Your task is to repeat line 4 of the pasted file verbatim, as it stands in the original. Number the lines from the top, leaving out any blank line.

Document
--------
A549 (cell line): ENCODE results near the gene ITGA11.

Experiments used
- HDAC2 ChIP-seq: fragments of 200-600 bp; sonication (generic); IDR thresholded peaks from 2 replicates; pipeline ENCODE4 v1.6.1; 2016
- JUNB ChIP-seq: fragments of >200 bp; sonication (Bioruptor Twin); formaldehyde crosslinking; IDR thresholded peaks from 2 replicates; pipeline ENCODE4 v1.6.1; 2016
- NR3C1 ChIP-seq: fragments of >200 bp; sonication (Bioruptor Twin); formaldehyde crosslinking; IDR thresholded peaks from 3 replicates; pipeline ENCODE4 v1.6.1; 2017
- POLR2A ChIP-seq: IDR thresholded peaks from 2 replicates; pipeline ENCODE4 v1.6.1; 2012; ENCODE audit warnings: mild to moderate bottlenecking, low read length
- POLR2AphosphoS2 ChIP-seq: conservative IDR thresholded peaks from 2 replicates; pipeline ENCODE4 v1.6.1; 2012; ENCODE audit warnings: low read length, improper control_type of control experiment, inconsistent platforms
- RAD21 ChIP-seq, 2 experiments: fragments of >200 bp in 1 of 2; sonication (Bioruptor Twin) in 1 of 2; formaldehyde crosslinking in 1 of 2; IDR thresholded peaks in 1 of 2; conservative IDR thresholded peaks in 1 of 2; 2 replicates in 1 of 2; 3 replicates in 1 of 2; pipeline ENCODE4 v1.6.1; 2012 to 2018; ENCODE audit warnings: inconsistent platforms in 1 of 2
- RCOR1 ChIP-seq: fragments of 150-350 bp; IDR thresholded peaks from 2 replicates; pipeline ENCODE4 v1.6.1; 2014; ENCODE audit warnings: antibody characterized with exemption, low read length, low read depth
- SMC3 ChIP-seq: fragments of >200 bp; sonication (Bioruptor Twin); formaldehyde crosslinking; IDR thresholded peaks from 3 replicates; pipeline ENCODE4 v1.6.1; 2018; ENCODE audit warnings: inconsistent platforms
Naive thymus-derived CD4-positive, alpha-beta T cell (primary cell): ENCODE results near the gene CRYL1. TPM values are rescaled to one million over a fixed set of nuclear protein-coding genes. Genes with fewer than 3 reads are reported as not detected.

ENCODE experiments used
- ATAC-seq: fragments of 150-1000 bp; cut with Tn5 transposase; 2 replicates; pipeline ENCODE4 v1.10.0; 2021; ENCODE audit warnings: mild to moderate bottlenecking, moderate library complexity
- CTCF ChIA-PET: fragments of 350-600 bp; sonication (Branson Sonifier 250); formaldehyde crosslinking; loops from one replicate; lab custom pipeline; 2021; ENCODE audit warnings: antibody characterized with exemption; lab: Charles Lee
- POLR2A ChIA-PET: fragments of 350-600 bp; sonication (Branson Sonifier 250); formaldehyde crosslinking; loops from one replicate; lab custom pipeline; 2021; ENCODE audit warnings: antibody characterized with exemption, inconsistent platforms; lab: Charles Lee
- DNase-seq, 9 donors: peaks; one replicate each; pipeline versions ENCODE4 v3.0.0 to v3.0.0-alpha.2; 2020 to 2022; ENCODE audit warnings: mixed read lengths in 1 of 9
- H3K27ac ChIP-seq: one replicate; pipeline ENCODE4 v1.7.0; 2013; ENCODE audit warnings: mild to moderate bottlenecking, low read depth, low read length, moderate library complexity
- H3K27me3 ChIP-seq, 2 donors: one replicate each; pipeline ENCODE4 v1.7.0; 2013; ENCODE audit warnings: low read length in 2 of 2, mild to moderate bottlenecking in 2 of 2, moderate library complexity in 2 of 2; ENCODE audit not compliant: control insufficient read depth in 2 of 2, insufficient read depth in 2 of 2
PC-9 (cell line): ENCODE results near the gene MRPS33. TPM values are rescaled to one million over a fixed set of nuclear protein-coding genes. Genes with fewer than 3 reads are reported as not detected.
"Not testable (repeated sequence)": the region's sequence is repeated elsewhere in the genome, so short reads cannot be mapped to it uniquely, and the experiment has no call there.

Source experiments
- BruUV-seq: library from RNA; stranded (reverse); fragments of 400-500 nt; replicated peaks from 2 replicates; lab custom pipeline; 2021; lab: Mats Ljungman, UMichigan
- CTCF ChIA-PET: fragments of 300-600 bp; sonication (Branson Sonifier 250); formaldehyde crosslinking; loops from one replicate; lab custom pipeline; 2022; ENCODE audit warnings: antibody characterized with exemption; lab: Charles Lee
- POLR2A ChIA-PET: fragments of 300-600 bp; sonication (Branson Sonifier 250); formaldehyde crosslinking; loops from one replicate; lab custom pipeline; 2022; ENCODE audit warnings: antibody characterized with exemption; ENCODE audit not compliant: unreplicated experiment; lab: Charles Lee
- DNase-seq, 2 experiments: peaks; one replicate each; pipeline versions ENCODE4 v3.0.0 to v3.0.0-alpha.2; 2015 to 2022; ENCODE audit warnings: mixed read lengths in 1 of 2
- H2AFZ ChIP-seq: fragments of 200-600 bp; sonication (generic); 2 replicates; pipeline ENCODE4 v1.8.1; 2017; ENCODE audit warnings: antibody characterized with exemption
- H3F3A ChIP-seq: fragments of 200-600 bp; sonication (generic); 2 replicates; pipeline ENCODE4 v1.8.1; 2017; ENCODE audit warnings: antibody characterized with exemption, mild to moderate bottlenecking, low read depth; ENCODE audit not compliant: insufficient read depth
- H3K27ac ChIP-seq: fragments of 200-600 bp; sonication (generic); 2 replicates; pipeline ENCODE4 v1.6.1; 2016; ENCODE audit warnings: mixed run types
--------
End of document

- JUNB ChIP-seq: fragments of >200 bp; sonication (Bioruptor Twin); formaldehyde crosslinking; IDR thresholded peaks from 2 replicates; pipeline ENCODE4 v1.6.1; 2016